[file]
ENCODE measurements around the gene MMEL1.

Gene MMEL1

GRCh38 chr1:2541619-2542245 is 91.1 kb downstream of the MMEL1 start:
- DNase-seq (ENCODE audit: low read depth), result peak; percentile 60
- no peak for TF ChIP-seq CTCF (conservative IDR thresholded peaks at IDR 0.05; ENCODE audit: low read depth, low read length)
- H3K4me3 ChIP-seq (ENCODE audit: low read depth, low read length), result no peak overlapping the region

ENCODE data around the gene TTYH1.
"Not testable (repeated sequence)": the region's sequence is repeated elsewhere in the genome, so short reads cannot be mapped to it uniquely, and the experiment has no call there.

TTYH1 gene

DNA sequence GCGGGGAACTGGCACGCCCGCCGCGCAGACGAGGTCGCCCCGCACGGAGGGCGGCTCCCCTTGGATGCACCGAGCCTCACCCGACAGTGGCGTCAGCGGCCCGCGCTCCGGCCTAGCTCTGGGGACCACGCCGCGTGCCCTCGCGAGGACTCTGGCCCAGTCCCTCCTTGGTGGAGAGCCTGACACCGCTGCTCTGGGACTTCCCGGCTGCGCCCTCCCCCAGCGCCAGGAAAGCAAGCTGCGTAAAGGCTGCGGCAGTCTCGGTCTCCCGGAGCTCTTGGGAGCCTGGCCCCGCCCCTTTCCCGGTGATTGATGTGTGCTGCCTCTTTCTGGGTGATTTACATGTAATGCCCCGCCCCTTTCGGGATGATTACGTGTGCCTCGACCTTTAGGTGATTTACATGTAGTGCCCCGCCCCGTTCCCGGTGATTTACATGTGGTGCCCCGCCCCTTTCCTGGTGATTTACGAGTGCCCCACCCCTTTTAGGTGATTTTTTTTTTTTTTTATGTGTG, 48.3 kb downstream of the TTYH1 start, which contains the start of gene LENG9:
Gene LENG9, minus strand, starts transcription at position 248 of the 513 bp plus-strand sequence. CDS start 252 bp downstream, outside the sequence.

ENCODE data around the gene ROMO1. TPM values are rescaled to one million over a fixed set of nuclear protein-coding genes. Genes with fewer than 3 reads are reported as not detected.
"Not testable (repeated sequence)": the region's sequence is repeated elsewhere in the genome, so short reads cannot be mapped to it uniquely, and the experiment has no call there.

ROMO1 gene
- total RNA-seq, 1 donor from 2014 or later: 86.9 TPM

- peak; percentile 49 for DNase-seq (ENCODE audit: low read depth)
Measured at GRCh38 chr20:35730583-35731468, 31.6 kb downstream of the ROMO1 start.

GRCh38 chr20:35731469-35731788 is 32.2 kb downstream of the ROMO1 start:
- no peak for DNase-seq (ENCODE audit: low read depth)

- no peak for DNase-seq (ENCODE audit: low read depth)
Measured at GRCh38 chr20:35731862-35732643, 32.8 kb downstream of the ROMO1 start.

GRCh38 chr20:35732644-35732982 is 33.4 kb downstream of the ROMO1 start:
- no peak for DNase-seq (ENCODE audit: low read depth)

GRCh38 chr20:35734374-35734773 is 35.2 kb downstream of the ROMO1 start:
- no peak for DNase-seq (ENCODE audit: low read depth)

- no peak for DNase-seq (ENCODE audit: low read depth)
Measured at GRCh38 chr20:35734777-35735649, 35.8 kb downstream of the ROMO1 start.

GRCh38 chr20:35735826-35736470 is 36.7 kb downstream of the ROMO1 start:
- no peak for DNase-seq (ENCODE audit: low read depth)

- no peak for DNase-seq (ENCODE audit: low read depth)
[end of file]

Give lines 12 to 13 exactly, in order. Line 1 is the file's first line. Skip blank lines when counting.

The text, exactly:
ENCODE data around the gene ROMO1. TPM values are rescaled to one million over a fixed set of nuclear protein-coding genes. Genes with fewer than 3 reads are reported as not detected.
"Not testable (repeated sequence)": the region's sequence is repeated elsewhere in the genome, so short reads cannot be mapped to it uniquely, and the experiment has no call there.